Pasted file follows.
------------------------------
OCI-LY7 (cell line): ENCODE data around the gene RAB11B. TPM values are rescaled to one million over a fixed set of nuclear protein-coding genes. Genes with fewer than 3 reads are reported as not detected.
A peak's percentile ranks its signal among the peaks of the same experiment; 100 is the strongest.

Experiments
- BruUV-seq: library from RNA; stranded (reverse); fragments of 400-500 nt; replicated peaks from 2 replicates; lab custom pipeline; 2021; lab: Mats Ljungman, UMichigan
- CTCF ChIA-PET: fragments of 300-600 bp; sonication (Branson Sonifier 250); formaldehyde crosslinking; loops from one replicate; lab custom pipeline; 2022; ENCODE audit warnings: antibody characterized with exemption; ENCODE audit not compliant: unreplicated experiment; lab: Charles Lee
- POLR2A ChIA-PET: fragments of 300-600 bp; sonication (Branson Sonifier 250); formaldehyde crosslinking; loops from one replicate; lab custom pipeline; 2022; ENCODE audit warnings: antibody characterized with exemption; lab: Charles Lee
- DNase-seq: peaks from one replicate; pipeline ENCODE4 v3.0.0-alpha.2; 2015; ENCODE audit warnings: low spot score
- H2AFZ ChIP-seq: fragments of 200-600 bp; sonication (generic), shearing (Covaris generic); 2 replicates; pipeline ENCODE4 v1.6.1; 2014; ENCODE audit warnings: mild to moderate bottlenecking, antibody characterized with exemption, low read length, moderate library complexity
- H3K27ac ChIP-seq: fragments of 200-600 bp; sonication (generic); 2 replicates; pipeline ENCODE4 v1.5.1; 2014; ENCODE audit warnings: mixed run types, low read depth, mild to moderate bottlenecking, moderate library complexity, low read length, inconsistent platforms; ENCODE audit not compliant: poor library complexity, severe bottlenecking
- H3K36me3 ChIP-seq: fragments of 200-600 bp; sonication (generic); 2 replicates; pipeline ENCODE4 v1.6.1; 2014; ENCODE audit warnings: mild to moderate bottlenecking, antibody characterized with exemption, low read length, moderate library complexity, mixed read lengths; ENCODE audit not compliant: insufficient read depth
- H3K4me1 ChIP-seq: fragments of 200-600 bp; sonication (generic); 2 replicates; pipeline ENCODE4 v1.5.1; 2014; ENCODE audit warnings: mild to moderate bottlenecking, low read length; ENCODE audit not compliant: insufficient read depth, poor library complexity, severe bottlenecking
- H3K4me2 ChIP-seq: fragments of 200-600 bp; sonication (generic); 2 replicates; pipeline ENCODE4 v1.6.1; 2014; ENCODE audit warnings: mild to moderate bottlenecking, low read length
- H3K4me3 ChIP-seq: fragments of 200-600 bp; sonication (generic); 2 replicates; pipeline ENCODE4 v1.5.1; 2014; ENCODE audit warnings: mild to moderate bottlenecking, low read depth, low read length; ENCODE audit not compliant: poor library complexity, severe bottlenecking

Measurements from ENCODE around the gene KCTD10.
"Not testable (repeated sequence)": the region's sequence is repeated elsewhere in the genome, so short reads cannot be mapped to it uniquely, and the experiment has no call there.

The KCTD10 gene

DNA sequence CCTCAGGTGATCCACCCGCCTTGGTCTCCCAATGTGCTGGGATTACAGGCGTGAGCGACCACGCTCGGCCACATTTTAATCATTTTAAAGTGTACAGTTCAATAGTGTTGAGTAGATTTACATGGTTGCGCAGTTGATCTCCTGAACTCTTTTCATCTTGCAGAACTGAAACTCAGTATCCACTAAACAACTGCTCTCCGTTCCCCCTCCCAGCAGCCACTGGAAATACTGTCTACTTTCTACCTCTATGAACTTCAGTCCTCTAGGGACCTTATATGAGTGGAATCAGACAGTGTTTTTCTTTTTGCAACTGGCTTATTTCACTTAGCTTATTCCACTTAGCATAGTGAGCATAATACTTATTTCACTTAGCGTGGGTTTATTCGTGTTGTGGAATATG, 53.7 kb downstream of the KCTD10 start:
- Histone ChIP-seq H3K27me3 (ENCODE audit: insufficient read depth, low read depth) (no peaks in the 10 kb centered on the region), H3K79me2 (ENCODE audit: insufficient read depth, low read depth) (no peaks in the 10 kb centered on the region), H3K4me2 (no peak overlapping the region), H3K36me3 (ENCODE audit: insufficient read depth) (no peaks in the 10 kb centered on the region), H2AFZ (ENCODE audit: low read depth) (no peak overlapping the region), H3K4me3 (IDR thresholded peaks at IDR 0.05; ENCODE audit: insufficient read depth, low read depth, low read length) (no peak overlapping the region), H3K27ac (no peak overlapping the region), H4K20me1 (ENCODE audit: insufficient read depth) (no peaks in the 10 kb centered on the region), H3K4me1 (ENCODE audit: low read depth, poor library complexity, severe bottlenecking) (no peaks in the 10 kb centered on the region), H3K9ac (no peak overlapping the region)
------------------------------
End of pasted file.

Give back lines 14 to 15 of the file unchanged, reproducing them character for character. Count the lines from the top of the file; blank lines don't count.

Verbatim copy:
Measurements from ENCODE around the gene KCTD10.
"Not testable (repeated sequence)": the region's sequence is repeated elsewhere in the genome, so short reads cannot be mapped to it uniquely, and the experiment has no call there.